“We believe funding pay-for-performance programs is a challenge for nearly all companies because there is not enough pay differentiation between high, average and low performers,” said Anne Ruddy, executive director of WorldatWork. “High-performing employees can be twice as productive as low-performing employees, yet their compensation can be very comparable. If organizations would simply differentiate pay, it would go a long way toward developing a pay-for-performance mind-set and keeping those high-performing workers as their employees.”

Measurement

Perhaps not surprisingly, only 16 percent of organizations with unsuccessful programs have metrics in place to gauge pay-for-performance effectiveness. This compares to 46 percent of “very successful” companies.

“Measuring these programs annually is critical to their success,” said Ruddy. “There is a significant investment in time and resources to shift and maintain the culture, communication and funding style needed to develop successful pay-for-performance programs. Without measuring the effectiveness of these initiatives, companies will never know if they’re realizing the full benefit of paying for performance.”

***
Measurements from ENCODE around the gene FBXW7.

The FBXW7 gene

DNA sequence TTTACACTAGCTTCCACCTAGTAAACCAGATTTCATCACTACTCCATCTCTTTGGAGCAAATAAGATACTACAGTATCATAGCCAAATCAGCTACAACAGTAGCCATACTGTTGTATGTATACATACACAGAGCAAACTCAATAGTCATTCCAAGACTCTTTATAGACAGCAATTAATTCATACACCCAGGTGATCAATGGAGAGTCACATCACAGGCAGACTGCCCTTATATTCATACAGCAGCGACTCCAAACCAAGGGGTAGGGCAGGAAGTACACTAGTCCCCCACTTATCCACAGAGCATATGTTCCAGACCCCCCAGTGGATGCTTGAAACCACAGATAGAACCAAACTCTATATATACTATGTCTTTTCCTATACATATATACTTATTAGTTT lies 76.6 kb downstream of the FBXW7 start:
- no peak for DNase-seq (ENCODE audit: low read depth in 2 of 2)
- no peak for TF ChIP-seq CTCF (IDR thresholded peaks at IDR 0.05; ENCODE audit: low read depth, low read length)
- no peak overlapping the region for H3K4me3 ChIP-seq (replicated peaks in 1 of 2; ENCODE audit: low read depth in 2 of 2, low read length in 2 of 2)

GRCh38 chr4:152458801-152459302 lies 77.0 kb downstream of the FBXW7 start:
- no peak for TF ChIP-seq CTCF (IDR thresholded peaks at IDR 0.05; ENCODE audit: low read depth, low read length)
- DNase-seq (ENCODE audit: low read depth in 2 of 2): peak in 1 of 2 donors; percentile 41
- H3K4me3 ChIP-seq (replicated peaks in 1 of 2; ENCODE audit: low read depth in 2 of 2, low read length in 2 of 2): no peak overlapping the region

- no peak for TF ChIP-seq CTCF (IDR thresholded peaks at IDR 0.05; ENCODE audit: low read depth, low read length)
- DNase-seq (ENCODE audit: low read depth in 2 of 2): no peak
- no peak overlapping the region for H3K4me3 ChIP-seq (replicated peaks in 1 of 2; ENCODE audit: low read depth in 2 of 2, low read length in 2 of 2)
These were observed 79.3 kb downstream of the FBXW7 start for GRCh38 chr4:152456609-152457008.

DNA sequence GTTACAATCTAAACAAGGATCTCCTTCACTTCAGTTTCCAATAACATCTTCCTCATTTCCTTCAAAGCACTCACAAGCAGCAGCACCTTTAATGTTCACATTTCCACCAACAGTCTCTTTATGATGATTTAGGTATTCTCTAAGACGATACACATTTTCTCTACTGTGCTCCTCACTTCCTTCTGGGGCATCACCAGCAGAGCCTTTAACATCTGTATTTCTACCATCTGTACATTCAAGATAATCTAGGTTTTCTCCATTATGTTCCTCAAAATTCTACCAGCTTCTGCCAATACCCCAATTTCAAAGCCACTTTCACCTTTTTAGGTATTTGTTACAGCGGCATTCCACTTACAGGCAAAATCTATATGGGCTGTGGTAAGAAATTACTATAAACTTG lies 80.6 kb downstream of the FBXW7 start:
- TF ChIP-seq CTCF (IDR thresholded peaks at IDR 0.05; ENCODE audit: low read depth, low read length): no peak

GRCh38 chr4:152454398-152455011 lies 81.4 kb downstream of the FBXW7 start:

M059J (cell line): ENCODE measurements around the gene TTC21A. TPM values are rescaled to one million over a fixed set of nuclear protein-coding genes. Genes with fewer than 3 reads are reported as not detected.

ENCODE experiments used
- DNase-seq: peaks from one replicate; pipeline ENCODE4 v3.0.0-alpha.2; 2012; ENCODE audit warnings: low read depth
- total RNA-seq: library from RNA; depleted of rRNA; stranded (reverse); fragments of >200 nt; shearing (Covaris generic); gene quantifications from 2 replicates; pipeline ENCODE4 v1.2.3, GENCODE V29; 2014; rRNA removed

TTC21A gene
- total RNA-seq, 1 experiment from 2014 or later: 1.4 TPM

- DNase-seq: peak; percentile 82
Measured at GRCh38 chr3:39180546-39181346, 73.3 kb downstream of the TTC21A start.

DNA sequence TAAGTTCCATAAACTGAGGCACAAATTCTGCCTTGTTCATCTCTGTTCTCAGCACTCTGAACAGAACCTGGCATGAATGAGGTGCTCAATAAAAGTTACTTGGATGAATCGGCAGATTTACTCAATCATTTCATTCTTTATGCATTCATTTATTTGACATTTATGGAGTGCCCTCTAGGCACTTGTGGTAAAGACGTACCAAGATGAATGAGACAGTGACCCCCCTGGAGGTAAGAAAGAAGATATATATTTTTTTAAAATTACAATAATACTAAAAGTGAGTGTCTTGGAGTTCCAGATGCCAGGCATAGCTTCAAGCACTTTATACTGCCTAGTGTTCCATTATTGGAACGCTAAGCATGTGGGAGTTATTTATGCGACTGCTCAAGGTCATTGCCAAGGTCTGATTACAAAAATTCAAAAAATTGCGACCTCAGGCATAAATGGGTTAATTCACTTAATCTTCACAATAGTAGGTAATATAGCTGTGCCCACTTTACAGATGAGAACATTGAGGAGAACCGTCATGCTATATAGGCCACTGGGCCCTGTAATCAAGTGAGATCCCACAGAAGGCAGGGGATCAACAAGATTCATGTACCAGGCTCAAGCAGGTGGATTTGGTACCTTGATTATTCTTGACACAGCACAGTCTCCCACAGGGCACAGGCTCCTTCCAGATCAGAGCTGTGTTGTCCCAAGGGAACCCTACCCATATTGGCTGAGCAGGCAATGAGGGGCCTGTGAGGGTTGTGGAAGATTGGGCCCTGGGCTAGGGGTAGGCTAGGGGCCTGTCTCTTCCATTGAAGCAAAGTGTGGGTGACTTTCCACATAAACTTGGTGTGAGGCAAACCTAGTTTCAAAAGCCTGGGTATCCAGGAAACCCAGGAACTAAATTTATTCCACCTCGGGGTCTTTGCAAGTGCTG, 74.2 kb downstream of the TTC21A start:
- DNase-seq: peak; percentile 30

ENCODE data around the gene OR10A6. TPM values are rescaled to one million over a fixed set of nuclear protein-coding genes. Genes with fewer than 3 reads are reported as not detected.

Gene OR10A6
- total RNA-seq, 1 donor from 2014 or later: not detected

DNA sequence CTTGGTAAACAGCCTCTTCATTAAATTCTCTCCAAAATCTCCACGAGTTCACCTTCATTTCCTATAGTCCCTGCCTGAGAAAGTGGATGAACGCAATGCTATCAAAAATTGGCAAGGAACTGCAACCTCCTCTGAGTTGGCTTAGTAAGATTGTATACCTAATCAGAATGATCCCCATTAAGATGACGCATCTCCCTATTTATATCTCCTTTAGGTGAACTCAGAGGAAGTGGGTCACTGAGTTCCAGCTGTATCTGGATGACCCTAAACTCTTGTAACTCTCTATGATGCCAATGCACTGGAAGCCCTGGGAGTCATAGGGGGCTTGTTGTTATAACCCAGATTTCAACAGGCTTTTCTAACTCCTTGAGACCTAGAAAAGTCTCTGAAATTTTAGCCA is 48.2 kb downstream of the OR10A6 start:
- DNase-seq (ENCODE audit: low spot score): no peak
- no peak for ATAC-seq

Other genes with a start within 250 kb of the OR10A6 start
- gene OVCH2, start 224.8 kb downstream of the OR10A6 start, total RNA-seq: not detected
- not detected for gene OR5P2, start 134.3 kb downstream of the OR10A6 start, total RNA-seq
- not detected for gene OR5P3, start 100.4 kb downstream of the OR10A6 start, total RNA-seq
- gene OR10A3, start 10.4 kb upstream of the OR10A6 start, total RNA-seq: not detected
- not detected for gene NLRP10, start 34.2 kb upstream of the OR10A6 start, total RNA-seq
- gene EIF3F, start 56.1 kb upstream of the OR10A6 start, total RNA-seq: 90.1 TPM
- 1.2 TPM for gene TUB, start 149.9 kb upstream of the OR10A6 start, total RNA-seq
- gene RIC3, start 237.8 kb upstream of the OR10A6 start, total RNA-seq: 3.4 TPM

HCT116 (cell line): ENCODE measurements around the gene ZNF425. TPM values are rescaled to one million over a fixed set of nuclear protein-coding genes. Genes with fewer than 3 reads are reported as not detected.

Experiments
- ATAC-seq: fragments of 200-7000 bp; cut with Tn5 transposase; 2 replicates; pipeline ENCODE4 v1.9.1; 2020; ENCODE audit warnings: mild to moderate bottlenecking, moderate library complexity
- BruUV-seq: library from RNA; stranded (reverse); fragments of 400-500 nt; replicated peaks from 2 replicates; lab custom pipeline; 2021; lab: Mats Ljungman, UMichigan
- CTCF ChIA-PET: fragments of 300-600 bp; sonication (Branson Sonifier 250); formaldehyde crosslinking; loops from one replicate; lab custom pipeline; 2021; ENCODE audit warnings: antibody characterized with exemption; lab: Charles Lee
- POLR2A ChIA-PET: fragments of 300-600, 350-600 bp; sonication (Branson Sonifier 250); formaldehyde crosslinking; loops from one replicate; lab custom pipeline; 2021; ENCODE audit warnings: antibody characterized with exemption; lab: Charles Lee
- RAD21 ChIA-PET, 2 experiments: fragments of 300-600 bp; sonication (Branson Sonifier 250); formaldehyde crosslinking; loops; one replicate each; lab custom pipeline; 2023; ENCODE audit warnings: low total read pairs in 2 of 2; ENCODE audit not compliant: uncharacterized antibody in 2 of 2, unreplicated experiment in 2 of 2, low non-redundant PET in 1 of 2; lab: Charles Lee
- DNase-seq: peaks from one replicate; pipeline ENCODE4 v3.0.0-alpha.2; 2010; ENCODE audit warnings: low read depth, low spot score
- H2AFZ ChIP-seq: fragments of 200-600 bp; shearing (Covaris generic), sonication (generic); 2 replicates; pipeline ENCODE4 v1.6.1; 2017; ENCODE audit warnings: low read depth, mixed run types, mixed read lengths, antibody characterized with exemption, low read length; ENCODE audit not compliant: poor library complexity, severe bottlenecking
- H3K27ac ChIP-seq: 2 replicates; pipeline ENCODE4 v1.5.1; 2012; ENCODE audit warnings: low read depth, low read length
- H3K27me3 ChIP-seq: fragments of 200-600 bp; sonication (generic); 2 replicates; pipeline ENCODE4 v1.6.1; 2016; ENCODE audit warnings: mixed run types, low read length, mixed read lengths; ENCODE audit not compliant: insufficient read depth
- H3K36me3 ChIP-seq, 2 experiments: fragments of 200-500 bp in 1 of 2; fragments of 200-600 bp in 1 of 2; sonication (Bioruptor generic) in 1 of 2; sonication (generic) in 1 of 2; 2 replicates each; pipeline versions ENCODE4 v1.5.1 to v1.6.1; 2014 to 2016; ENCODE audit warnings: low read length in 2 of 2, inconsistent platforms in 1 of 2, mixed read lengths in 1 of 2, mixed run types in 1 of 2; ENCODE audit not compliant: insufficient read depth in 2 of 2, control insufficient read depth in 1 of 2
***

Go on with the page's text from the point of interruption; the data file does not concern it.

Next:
Copies of the Hewitt Associates/WorldatWork Paying for Performance study are available through WorldatWork for $7.95 U.S. by calling toll-free 877-951-9191.

You may like these other stories...

IRS must take oath on Lerner emails: judgeMackenzie Weinger of Politico reported on Thursday that a federal judge ordered the IRS to explain under oath how it lost emails connected to Lois Lerner, the ex-IRS official at the...
From May 20-23, the Association for Accounting Marketing (AAM) held its annual conference. Frequent contributor Sally Glick picked up some ideas that she will be sharing with us in the coming days, as she has done in...
Credit Suisse says pension assets at risk unless court delays sentencingJohn Letzing of the Wall Street Journal reported on Wednesday that Credit Suisse Group AG says its management of billions of dollars in assets for...

Upcoming CPE Webinars

Jul 16
Hand off work to others with finesse and success. Kristen Rampe, CPA will share how to ensure delegated work is properly handled from start to finish in this content-rich one hour webinar.
Jul 17
This webcast will cover the preparation of the statement of cash flows and focus on accounting and disclosure policies for other important issues described below.
Jul 23
We can’t deny a great divide exists between the expectations and workplace needs of Baby Boomers and Millennials. To create thriving organizational performance, we need to shift the way in which we groom future leaders.
Jul 24
In this presentation Excel expert David Ringstrom, CPA revisits the Excel feature you should be using, but probably aren't. The Table feature offers the ability to both boost the integrity of your spreadsheets, but reduce maintenance as well.